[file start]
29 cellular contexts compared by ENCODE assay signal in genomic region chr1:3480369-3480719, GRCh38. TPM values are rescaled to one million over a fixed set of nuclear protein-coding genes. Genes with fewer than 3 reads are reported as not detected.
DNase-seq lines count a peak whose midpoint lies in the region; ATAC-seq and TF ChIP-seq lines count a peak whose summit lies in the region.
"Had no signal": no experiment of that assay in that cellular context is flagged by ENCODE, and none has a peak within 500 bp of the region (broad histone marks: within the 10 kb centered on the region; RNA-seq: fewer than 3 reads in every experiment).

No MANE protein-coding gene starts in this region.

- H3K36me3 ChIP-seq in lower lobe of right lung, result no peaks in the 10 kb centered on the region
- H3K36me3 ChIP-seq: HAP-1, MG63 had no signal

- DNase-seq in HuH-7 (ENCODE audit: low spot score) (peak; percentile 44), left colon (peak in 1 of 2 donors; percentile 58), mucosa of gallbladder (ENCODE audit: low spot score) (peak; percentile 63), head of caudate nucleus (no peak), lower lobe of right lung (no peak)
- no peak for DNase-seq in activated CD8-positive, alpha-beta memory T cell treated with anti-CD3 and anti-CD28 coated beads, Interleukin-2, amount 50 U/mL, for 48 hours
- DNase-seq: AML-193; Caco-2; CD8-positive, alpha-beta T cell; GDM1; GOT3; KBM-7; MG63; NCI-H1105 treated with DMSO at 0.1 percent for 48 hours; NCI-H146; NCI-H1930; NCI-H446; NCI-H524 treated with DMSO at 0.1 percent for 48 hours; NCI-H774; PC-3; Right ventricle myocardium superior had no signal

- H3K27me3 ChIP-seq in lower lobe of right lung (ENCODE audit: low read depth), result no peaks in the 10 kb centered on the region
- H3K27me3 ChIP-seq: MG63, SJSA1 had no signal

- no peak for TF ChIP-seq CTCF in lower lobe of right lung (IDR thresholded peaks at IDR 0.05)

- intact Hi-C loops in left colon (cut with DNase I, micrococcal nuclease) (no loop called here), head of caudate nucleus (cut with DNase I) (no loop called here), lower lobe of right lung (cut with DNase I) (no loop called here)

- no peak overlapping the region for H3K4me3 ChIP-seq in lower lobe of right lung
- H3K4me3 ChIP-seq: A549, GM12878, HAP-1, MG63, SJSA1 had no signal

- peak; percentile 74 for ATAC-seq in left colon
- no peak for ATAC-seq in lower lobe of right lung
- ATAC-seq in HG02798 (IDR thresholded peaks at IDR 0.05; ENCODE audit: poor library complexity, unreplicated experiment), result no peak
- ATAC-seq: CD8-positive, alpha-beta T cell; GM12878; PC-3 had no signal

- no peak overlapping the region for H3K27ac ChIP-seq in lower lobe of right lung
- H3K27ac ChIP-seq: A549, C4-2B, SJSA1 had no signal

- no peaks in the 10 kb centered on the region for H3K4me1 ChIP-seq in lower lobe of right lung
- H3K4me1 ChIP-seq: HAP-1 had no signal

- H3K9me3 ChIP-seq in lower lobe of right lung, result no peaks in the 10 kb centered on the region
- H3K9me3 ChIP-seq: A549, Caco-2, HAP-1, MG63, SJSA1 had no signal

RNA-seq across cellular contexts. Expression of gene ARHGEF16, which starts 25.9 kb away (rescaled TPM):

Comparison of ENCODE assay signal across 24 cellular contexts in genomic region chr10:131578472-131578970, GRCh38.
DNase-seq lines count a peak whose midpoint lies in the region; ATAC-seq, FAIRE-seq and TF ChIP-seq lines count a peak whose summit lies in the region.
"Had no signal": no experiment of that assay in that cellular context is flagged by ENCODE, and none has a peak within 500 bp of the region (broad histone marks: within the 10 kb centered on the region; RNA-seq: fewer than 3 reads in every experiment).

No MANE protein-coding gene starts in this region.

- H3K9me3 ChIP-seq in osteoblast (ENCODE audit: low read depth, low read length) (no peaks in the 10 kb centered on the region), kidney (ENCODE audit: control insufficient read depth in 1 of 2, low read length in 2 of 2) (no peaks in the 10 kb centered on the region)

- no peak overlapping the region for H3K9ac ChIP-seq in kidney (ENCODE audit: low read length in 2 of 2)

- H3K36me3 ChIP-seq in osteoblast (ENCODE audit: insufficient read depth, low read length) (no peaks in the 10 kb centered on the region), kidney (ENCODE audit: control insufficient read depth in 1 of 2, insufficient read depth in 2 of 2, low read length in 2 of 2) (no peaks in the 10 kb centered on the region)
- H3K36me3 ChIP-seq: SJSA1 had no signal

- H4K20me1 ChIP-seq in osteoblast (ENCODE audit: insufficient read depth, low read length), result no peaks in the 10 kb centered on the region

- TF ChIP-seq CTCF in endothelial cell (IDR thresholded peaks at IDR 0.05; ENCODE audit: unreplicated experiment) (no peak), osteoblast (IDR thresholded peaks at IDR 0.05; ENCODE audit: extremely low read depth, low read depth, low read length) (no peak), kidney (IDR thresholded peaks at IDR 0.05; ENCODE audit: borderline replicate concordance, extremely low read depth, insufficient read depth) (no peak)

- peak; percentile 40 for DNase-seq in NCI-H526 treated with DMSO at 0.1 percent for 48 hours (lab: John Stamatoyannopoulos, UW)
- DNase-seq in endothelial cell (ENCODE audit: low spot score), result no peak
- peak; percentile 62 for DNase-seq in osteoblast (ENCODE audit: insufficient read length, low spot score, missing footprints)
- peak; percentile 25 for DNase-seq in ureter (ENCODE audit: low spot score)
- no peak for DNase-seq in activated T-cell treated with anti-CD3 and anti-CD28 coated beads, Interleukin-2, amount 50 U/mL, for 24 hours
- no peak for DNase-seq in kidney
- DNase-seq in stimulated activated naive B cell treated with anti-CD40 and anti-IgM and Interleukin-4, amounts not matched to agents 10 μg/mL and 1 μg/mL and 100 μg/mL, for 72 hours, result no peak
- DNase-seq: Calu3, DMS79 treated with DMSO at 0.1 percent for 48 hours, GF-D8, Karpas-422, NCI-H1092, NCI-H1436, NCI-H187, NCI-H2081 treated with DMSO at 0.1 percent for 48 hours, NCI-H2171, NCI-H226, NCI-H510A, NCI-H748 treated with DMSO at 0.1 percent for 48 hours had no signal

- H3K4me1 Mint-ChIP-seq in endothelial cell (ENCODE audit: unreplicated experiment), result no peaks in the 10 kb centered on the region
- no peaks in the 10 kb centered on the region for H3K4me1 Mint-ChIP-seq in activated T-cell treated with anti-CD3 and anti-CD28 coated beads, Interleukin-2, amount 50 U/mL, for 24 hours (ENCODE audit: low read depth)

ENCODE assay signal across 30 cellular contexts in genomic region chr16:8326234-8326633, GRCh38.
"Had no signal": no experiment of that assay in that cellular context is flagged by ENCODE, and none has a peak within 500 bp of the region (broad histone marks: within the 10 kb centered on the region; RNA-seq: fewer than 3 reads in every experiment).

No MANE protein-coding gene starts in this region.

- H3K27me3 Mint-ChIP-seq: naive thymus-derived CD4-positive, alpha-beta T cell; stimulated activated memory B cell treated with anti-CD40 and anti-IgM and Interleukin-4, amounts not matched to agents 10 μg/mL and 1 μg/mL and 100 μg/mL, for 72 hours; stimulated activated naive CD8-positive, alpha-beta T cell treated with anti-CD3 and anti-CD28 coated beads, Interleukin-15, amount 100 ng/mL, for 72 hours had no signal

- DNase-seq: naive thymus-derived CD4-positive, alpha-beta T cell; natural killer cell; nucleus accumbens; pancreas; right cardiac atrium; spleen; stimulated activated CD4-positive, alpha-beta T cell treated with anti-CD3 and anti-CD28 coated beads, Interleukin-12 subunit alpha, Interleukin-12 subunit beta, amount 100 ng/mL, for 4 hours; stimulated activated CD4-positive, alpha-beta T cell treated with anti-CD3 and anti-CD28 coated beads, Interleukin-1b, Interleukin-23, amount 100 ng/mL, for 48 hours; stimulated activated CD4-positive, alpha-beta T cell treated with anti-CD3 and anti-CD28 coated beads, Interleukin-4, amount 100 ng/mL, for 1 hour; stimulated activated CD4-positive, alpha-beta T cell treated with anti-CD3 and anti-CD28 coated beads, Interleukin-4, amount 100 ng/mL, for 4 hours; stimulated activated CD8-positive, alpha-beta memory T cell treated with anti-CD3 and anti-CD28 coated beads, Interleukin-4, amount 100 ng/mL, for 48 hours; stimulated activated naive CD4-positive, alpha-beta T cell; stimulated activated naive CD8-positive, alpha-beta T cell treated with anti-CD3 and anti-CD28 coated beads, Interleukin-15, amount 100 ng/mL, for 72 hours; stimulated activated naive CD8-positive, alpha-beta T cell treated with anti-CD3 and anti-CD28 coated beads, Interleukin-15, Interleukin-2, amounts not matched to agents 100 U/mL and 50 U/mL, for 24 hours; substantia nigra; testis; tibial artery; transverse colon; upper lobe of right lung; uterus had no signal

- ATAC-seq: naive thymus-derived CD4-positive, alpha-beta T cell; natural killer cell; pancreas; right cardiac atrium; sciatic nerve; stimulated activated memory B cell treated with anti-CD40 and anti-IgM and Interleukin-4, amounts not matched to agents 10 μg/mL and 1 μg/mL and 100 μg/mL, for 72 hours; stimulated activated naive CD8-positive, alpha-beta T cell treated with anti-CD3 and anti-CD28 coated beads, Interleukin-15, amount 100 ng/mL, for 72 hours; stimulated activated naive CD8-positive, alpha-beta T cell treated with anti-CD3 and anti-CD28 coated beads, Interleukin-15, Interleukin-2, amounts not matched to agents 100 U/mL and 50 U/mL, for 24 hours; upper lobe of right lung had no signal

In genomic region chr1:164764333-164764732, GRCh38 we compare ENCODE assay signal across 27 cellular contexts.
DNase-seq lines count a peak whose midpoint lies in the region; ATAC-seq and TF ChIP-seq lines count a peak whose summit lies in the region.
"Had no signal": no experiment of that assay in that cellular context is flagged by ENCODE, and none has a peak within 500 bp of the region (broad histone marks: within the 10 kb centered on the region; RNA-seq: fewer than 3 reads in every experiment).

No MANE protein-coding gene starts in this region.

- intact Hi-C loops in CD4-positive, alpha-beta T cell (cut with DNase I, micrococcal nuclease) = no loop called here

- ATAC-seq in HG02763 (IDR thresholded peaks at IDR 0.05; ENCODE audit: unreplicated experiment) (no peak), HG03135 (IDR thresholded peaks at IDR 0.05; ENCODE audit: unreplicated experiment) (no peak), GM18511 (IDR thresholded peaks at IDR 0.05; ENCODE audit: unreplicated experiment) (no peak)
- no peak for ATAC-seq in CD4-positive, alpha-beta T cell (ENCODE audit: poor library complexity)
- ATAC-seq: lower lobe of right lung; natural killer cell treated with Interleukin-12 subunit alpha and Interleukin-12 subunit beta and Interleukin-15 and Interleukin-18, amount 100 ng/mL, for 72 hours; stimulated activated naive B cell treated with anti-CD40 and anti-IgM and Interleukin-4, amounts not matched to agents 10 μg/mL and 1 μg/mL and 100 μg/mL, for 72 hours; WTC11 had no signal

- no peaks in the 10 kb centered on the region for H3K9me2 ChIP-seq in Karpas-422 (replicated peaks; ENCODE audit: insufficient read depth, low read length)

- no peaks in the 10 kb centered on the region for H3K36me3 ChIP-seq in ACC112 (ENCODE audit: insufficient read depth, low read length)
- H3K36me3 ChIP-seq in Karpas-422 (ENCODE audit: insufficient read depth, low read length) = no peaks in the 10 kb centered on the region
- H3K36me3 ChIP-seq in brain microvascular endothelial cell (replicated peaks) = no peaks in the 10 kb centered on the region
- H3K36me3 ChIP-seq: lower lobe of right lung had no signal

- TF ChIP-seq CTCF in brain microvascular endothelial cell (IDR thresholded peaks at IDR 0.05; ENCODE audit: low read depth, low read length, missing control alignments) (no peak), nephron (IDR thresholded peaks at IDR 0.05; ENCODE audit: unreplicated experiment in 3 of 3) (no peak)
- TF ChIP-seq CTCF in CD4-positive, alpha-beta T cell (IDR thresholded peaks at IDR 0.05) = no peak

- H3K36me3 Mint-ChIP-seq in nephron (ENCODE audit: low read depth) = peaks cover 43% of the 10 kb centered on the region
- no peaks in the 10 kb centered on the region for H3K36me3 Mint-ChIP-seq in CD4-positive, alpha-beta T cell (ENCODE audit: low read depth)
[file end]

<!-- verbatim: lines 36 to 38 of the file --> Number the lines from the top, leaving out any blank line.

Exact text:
- TF ChIP-seq CTCF in endothelial cell (IDR thresholded peaks at IDR 0.05; ENCODE audit: unreplicated experiment) (no peak), osteoblast (IDR thresholded peaks at IDR 0.05; ENCODE audit: extremely low read depth, low read depth, low read length) (no peak), kidney (IDR thresholded peaks at IDR 0.05; ENCODE audit: borderline replicate concordance, extremely low read depth, insufficient read depth) (no peak)

- peak; percentile 40 for DNase-seq in NCI-H526 treated with DMSO at 0.1 percent for 48 hours (lab: John Stamatoyannopoulos, UW)
- DNase-seq in endothelial cell (ENCODE audit: low spot score), result no peak